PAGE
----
Aaron does a good job showing this through the conversation Wolverine has with Professor Xavier. Even though as the reader and Prof X know that Wolverine will never be able to rid himself of his killer instincts he is now seen as a leader within the X-Men. Just like Prof X and Cyclops, the rest of the characters look up to Wolverine. They know that he isn’t just the best at what he does but will do anything for the team.
This also made Wolverine’s interaction with Kade Kilgore more entertaining because you could see that Wolverine was doing his best to not pop a couple claws in the kid. Kade is quickly proving to be a great foil for Wolverine who now has officially taken a leadership position in the X-Men. Aaron portrays the kid as someone who does not give two cents for anyone.
And it is great to see Kitty Pryde getting some of the spotlight in this issue. Aaron does a good job showing that she is just as nervous as Wolverine and that she is still able to defend herself and the school. As still the youngest among the core X-Men I like that she has the Headmistress role as it could lead to some fun interactions with the new students at the school. From the looks of it she will be one of the stars of this book which is great because Aaron really knows how to write Kitty’s character, which is great news for this Kitty Pryde fan.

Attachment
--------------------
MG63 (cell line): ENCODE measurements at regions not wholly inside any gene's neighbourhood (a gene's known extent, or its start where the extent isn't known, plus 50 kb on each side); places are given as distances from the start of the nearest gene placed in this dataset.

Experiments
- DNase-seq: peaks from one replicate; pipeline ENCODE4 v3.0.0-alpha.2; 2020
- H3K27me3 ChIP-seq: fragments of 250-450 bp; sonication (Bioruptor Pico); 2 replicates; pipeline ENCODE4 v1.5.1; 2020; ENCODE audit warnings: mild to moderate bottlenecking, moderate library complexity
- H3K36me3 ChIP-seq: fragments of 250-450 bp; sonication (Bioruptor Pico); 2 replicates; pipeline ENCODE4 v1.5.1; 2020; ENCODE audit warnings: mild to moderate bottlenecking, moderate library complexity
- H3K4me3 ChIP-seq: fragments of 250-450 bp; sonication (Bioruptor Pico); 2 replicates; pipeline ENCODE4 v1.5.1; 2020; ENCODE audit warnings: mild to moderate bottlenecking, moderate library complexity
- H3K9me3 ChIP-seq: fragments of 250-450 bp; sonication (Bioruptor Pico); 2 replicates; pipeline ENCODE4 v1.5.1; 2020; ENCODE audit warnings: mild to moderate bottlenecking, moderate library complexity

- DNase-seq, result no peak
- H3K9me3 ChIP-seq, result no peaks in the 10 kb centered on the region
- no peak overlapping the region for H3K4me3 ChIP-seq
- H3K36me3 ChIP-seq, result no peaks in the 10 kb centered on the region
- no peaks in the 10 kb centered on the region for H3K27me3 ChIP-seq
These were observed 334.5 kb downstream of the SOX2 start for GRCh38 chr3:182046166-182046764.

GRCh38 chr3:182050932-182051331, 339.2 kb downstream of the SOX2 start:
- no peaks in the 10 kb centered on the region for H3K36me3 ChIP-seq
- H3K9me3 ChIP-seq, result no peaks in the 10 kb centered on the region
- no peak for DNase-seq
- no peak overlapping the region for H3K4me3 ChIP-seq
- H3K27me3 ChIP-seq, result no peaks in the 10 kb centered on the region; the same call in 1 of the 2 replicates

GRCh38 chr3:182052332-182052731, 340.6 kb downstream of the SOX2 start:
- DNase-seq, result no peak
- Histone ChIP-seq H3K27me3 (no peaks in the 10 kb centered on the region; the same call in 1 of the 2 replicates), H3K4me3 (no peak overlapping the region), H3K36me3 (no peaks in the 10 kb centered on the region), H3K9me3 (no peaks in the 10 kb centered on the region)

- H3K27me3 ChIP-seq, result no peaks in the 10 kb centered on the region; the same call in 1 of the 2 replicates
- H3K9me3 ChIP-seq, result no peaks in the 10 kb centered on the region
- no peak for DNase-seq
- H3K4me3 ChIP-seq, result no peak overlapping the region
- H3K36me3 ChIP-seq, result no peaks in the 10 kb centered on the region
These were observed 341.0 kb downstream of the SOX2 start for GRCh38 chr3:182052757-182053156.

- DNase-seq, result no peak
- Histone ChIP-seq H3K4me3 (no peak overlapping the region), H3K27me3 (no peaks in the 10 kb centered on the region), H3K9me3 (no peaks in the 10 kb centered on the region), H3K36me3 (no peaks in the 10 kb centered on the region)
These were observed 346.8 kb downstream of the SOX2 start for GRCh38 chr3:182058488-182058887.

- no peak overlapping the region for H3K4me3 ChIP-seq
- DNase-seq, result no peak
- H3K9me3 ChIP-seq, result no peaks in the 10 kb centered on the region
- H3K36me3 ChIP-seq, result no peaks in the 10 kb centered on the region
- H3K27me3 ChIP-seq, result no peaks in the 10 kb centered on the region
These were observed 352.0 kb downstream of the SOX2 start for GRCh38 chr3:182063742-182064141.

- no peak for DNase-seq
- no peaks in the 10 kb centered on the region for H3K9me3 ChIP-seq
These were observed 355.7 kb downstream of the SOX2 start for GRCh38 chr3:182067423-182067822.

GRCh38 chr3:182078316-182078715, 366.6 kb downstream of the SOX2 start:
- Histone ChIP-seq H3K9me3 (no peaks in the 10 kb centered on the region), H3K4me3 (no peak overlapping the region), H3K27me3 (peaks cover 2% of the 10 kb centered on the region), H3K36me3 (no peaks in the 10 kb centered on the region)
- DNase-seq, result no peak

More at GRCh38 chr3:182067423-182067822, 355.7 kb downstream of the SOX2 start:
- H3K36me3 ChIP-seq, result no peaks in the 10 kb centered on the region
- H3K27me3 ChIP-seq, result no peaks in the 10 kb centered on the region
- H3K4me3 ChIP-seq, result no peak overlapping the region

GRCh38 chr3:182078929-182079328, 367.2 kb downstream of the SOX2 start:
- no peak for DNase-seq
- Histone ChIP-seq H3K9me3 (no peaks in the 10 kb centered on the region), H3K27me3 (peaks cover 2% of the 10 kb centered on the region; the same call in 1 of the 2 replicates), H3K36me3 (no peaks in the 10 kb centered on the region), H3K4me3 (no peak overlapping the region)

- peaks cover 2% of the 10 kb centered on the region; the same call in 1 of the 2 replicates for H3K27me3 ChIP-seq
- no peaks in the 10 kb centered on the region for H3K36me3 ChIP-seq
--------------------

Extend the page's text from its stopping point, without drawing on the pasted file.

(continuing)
I also liked seeing how Aaron continues Idie’s character. As a new character to the X-Men universe Idie is providing to be a nice change to the typical main teenage mutant we see in every new X-Men book. She is npt like Kitty or Jubilee when they started as she has much more of an edge and darker side to her with her actions in Schism. It’ll be interesting to see where Aaron goes with the character and how he has Wolverine handle her.